The most common of these are streaming services Netflix and Hulu Plus. Both are monthly subscriptions, and they include episodes of current TV shows, shows that aren’t currently airing, and lots of movies. (We had Netflix for a while, but after some months decided we didn’t watch enough to justify our subscription.)

Other streaming services are also available, such as Amazon Instant Video (free to Amazon Prime members).

Roku 3
Roku 3 streaming media player

Streaming services are available directly through smart TVs or through streaming boxes like a Roku or Amazon Fire TV, which plug into your TV through an HDMI cable. Netflix and Hulu Plus are available through almost every smart TV or streaming box, but often you’ll find “channels” specific to a cable network, such as Fox News Channel. Some of these channels will require you to sign in with a cable provider, but others will let you watch recent episodes or clips for free.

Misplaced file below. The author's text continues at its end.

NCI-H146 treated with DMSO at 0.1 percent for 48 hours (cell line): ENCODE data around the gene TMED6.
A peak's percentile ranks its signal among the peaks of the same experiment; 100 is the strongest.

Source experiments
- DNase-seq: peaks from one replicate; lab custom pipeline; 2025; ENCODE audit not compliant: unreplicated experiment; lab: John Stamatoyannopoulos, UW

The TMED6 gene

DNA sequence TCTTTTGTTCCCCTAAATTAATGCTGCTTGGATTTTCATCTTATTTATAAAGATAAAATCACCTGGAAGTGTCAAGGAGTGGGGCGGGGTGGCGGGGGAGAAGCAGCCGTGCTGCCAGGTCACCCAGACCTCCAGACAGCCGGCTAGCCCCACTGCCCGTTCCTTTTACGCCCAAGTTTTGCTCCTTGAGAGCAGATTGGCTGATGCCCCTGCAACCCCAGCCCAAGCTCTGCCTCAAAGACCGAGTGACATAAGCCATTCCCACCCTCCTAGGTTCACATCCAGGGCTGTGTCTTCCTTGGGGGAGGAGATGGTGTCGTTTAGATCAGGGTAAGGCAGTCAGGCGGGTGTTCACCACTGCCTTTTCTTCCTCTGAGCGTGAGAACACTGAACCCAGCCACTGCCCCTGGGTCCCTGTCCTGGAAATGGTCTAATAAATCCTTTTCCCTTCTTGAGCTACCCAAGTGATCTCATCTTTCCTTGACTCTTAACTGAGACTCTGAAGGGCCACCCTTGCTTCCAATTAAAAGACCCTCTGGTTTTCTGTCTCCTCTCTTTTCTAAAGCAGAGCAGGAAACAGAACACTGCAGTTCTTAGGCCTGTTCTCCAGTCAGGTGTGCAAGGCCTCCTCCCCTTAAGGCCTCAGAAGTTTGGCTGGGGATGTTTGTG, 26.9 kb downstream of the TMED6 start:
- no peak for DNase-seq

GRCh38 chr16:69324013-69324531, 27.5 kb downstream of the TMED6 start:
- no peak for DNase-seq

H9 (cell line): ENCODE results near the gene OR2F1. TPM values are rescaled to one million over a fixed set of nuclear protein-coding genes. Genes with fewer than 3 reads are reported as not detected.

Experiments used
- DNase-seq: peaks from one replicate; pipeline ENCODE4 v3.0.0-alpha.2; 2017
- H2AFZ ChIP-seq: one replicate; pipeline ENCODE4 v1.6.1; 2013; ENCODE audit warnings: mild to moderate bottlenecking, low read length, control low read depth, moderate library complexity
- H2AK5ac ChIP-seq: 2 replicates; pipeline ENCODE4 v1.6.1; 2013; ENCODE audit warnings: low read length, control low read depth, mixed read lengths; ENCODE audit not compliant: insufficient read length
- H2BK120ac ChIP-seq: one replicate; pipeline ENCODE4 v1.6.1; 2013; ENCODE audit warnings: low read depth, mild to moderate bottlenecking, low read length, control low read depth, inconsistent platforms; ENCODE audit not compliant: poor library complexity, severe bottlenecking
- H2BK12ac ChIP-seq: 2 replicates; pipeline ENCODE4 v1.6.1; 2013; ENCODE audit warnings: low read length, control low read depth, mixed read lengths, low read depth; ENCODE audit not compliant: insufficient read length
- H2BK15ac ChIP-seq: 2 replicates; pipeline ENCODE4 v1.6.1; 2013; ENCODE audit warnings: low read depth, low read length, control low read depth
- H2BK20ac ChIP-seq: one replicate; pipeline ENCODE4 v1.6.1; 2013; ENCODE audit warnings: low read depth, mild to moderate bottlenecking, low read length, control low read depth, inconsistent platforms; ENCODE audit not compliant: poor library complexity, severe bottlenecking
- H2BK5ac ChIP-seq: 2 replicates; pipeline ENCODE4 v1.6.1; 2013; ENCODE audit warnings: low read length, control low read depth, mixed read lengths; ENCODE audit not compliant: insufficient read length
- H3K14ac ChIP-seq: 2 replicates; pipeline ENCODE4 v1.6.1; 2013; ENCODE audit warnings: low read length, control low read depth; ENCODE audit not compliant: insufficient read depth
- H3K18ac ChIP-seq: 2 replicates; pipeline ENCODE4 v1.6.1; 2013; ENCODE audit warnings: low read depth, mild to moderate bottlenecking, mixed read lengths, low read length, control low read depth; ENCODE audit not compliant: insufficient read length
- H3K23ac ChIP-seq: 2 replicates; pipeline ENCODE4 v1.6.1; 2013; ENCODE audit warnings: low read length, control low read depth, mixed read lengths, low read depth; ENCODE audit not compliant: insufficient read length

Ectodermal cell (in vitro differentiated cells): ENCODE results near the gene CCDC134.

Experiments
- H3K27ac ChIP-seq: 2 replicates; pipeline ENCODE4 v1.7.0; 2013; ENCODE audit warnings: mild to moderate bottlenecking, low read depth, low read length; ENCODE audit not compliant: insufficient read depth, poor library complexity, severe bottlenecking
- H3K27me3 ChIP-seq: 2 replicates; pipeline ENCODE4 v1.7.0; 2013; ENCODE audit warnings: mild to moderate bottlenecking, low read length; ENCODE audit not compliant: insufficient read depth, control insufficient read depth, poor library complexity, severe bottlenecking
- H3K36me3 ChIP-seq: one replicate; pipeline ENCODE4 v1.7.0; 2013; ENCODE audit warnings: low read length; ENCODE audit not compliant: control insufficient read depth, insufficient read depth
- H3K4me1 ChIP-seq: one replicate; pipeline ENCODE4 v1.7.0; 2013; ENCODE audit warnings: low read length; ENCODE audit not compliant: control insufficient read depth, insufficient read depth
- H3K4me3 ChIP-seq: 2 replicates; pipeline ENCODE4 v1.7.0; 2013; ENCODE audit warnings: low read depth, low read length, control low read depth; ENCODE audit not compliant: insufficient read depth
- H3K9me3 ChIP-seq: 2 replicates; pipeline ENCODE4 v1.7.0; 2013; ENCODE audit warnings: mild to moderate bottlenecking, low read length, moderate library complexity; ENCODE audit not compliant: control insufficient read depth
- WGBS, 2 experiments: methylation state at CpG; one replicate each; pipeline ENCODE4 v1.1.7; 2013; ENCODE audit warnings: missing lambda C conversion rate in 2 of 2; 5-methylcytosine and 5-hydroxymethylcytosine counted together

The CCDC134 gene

Often you can also watch the most recent episodes of cable shows in full online after they’ve aired. You’ll have to keep up with them, because they usually only keep the few most recent episodes available.

Sling TV from Dish will stream certain cable channels for a monthly rate.
Sling TV from Dish

If you’re willing to pay more, there are more options coming in the months ahead for “cord-cutters.” HBO, a “premium” cable channel, recently announced it will soon allow people without cable to pay for access to its shows. In addition, Dish TV announced a new standalone service offering live streaming of cable channels such as ESPN, CNN, and Food Network for $20 per month.